Donald J. Trump took office on Friday, January 20th in the usual swearing in ceremony on the steps of the congressional building in Washington D.C. to become the 45th president of the United States.
If nothing else, the 2016 election was very divisive and polarizing, perhaps more so than any in our nation’s history. Followers of each candidate were staunch in their defense of those they deemed worthy of the oval office.
President Trump’s victory cemented the notion that many people in this country were eager for change. Through the president elect’s campaign platforms, we were given a window into his thoughts on many of the issues dividing the nation. One of the issues that had the most at stake was the president’s outlook on the Affordable Care Act, popularly known as “Obamacare”.
Nationwide, owners of businesses have been responsible for providing health care benefit packages (in most cases paid for by the employees, at least in part) if they exceed a set number of employees, and Arizona is definitely no exception. This law has had various effects on business owners, some positive and some negative.
Jan Mulders moved from the U.K. to start a business in Arizona back in 2007. This was obviously before the days of the A.C.A, when the prospect of providing insurance was not mandated but rather the choice of the individual employer. Hailing from Europe, Jan was used to the idea of universal healthcare.
“It was one of those things you never really think of, because it’s just a public service like fire or police, it’s ‘just there’. It’s surprisingly complicated, expensive and inefficient on the administrative side to not have universal healthcare from what I’ve seen in my medical experiences in the US.” Jan said.
For entrepreneurs like Jan, providing health care coverage to employees was almost an afterthought, but the A.C.A did provide its challenges.
“As a business owner, universal health care significantly simplifies the administrative burden of operating a company, even taking financial considerations such as elevated tax rates into account. However, for the ‘not quite complete’ rollout of universal healthcare in the U.S. versus proper nationalized universal healthcare, it increases the cost and administrative burden of offering healthcare benefits to employees.” Jan said.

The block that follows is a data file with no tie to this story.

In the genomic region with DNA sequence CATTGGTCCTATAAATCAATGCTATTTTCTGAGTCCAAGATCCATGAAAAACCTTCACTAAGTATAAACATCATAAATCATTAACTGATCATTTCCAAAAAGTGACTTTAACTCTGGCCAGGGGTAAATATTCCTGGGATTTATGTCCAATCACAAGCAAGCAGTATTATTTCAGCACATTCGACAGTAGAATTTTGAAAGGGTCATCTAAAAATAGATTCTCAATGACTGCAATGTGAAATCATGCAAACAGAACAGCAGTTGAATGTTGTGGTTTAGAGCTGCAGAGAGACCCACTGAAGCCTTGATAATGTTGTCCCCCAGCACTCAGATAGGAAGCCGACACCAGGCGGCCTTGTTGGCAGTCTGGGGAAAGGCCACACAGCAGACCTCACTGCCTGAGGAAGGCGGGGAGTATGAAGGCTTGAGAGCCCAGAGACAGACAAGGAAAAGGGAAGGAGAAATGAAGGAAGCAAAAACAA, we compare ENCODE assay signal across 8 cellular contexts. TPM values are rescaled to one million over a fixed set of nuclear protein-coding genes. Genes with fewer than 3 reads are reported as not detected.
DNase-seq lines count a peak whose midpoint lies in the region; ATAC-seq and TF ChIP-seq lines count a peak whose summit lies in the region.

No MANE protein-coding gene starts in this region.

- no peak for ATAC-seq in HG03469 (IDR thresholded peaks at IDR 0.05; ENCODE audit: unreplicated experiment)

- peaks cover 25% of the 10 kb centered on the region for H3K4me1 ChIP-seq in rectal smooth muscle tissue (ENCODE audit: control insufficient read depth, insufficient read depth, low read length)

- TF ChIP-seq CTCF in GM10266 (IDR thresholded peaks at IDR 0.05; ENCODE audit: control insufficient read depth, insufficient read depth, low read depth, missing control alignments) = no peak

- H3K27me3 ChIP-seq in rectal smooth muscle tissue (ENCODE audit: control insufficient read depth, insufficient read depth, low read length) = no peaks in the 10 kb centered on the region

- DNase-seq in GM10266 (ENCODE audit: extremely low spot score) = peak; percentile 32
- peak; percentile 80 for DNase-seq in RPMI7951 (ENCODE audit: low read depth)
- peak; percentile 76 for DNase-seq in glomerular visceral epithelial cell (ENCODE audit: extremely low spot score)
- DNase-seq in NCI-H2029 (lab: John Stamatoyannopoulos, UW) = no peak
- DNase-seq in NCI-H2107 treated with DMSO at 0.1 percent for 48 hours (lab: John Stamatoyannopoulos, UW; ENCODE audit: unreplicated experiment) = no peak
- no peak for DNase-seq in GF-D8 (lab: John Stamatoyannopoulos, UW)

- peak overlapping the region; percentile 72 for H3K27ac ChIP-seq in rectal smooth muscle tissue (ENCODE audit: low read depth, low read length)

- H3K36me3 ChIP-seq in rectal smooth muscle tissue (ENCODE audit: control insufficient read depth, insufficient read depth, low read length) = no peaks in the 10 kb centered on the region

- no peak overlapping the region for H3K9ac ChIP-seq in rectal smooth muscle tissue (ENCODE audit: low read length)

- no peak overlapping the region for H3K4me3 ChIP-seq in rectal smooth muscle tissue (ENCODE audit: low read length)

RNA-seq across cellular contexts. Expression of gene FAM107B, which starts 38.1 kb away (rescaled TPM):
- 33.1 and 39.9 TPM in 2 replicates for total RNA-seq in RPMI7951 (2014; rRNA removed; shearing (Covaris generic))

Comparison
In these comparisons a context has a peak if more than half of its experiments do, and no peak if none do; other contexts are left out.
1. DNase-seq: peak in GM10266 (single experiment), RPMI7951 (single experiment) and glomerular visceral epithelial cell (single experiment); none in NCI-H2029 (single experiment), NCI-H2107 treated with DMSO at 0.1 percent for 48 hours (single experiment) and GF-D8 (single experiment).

For owners of smaller businesses, the experience has been mostly positive. Sherri Davis owns her own business in which she is the sole proprietor. For her, the A.C.A allowed her absence of copay as well as absence of prescription cost.
“It seems as though many people will be affected adversely to changes. Because they will defund the expansion of Medicaid, which applies to me right at this very minute. But on the other side of the coin, if the open coverage across state lines, it may be more affordable. Though as of this moment all local providers for Arizona have dropped out of the coverage pool except for one.”
At this point, it seems we will all be in “wait and see” mode with the perceived changes to the health care laws. With President Trump expected to make sweeping changes to the act across the board, many fear that the outcome will result in loss of coverage while others are excited at the prospect of lesser premiums for greater coverage.
Regardless of the outcome, we all need to be prepared for some big changes.